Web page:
The standout dish for me was the ceviche style yuzu-marinated seabass, a classic Japanese dish to which I added both fresh Kaffir lime and ordinary lime. This is definitely going on the menu for future dates. I adore ceviche, ate it all the time at street stalls in Peru (where it was paired with sweet potato) and this Japanese take on it hit all the right taste receptors.
As for the breast milk, I decided to keep it simple as I only had enough for a mouthful for each of my guests. I froze it in little breast shaped chocolate moulds with a goji berry representing a nipple. The guests were remarkably open-minded, all but two ate theirs. How did it taste? Subtly sweet...


  1. Just wanted to say, I'm really impressed with the breast milk effort. I've been wanting to write something for ages on our aversion to drinking from our own species- philosophically I think it's very interesting. I've just blogged a piece on the bandaid to industrial agriculture that is milk pasteurisation. And now you've inspired me to start writing even more on this milk thing. Anyway, just wanted to introduce myself and say, next I'm in London (I'm living in Berlin at the moment) I'll be reserving a seat at your inventive place.

  2. I think you're right about the human reaction to breast milk - if you think about it logically, surely drinking milk from a cow is more unnatural than drinking that from a human. It's all about what society has instilled in us as 'the norm', which is why we are happy (in this country) to drink cows milk, or eat their meat, but find it disgusting to drink the milk of other animals, such as, say dogs, and eat their meat too...

  3. What a feast. And so funny to see that pic of Phoebe breast feeding! I'm glad it was a success and isn't it fascinating how reactionary some people are? Big up to the boobies!

  4. Thanks for the mention! For what it's worth, I probably would eat dog meat, and have eaten insects, fruit bat, snake blood and kudu (a kind of African antelope). Didn't like all of it, but none of it made me squeamish. I just draw the line at consuming someone else's bodily fluids.

  5. But it's considered perfectly acceptable for a woman to consume a man's body fluids...

  6. Is human breast milk set to become the next 'luxury ' food item? I can see it now, mass production, exploitation for profit.

  7. I totally agree with what you said about breast milk - in fact, I'm jealous that I didn't get to try it! The rest of the meal sounds delicious too.

  8. Ann: visions of The Handmaid's tale?
    Of course I'm not suggesting exploiting human females for milk, although there exist of course Adult Nursing Relationships (ANR's) in which an adult nurses from a lactating woman. The benefits are a closer relationship they say and both sides gain satisfaction. Sometimes these ANR's are not sexual merely about comfort.

  9. Brilliant menu! I'm so sorry to have missed it - not due to an aversion to breast milk I hasten to say. I see absolutely no objection to that. Interesting that it was sweet which may account for the fact that most of us have a sweet tooth. I haven't, maybe because I was bottle fed from day 1. It would be fascinating to do some research into the taste preferences of babies that were breast fed for different periods and ones that weren't at all. Sounds like a project for Sig!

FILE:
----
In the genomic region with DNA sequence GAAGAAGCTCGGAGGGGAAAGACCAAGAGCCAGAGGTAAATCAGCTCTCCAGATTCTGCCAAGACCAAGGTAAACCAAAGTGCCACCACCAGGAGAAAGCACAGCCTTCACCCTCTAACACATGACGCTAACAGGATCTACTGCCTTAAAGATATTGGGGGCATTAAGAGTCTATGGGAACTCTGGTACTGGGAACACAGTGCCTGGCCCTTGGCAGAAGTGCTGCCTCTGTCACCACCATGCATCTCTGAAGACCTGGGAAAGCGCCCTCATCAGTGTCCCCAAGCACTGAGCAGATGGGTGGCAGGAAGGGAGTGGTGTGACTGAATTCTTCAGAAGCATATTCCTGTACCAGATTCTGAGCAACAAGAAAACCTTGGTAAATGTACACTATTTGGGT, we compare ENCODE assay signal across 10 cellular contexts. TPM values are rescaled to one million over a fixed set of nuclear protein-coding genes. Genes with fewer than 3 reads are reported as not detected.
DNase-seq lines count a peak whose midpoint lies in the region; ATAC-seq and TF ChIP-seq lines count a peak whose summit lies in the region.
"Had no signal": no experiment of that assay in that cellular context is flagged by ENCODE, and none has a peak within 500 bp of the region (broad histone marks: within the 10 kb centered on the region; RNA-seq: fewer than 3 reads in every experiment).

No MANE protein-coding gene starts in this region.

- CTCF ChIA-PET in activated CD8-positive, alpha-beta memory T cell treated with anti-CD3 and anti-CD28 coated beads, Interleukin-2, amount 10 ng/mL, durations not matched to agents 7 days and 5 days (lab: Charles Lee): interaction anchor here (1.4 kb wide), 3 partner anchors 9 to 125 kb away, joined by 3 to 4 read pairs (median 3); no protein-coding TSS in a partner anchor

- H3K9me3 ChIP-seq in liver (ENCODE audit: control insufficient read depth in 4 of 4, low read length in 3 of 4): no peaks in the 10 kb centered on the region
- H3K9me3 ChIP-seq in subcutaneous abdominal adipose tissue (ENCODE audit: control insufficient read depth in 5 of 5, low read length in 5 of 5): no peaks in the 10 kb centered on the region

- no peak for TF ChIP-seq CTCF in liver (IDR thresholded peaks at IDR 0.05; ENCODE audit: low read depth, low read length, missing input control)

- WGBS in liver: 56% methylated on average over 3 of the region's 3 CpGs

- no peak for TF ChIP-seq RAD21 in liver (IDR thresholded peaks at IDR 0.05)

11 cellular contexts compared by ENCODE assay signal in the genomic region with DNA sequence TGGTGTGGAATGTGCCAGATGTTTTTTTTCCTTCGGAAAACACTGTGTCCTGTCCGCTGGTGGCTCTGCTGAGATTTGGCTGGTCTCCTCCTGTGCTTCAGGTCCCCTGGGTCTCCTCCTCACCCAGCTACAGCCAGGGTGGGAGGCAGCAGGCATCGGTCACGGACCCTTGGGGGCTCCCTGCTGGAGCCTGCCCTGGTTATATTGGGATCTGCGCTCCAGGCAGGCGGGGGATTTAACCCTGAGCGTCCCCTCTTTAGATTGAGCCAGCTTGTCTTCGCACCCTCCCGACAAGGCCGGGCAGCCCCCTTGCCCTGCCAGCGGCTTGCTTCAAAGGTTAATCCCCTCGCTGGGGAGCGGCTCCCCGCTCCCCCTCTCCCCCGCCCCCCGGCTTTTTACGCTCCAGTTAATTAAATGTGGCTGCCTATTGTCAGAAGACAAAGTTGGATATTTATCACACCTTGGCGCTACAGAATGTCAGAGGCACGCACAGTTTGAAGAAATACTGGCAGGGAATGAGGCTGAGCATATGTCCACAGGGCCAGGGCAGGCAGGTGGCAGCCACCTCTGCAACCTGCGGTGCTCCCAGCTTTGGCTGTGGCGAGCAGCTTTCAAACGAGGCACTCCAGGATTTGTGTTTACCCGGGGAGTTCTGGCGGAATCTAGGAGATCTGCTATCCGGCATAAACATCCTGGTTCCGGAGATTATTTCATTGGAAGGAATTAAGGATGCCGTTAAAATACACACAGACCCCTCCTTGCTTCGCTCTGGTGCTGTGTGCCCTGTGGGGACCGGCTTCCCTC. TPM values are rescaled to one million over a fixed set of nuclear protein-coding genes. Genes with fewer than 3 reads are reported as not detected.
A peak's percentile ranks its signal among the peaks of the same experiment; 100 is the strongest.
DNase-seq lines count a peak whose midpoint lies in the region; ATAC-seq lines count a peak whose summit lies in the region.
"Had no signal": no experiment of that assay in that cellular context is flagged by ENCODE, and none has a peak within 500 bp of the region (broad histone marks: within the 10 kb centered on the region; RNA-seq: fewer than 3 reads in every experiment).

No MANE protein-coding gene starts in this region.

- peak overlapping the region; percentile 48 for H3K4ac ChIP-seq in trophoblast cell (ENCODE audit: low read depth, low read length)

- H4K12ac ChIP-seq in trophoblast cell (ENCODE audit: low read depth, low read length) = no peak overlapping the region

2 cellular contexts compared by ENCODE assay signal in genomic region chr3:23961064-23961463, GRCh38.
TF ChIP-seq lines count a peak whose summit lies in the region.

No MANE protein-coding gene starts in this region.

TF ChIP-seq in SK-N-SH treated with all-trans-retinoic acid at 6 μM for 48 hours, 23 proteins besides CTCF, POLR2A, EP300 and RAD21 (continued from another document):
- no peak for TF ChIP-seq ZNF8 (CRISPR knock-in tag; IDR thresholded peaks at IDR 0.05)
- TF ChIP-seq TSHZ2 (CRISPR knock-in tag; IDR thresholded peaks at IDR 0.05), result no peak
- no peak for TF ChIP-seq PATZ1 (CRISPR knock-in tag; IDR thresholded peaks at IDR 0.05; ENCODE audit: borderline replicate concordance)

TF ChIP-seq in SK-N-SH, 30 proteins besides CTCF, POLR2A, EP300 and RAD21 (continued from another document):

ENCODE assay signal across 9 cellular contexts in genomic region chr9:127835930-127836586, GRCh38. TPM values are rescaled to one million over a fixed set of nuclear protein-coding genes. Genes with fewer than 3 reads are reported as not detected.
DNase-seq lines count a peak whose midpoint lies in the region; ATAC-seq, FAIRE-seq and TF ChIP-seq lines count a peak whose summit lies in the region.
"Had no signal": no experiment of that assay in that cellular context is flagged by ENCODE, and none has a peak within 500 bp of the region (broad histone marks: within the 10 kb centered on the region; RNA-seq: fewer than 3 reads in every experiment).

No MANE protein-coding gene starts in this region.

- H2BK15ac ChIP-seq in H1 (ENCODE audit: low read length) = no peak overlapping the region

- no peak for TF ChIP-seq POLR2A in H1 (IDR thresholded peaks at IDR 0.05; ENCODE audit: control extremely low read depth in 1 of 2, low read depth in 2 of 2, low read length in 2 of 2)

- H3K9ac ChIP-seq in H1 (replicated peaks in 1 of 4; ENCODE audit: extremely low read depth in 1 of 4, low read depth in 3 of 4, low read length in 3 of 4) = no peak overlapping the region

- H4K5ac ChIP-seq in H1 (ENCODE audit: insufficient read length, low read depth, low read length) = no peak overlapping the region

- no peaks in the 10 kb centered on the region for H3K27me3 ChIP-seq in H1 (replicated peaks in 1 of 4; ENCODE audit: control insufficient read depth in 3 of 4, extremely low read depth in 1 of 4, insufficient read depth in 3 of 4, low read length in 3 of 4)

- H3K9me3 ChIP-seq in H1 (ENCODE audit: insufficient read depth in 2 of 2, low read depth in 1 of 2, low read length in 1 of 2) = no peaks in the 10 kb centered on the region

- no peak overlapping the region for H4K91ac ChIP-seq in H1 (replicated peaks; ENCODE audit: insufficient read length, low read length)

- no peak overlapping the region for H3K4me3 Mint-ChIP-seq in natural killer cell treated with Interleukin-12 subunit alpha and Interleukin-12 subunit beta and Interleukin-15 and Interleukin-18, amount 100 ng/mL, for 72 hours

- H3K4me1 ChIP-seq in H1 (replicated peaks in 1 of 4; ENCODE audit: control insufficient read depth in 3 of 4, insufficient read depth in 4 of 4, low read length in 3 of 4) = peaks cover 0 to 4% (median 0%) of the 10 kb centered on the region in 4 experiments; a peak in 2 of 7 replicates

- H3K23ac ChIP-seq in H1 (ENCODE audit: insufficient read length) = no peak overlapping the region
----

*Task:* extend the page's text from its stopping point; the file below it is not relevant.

10. I was bottle fed as well.
    Funnily enough I remember my own breast milk as being quite savoury...I wonder if the fact that I don't eat meat contributed to that or the insult 'vinegar tits' would be apt in this case.


  12. So glad it went down well. As discussed previously I cannot understand why people are so squeamish about this. It seems we have become so far removed from what we are that we cannot bear to be reminded. And yet we drink other creatures milk with no problem whatsoever. Like the good soup, and many others, I too believe that we take particularly the 'simple' foods so for granted that we just don't want to think about where they come from and what is done to them to make them 'palatable' to us. In the case of milk, pasteurisation is done so that we don't have to husband the animals as carefully as we would if the milk were left raw. What does that say about us? We don't really care as long as we get what we want. Cheap. All food should be considered nourishment, not just fodder.

    green drawers

  13. Wow, it all looks delicious. I find it weird that people took offence at breast milk being on the menu, I mean it's our natural food and without it the human race wouldn't be here.

    Even so I'm a bit squeamish, but that's just a personal thing, not a statement of position! Maybe it's because I've never had human milk. A friend of mine really wants to make cheese out of it.

  14. It's hard to make cheese out of it, unless you add rennet...

  15. What a feast indeed. A very thought provoking and informative post. Food for thought.

  16. The seabass was indeed fantastic! This menu looks very exciting...not sure about the breast milk...I'm sure I'd have had a little taste out of curiosity...I hope! Wooden board tip is interesting too - and what you say about it being a natural disinfectant - why don't food hygiene people take that into account or tell you that when they are teaching?! xxx

  17. e brava brava brava! love the menu, *all* the items on it.

  18. Chris you already drink someoneelse body fluids when you were a baby. There is so many things society make us believe an do, but we havethe desicion. Now I know we should not be drinking cow milk, perhabs the majority of animals don't drink milk when they become mature, what make me think we should just drink milk to certain age. There is a reason why people make a 2% fat milk and just kids should be drinking whole milk. If you drink whole milk every day of your life you may become over fat. It may not be healthy for you. So it make sense to me that we should be drinking from our own species, not others. But I don't we are suppose to drink milk our whole life. There is calcium in other food.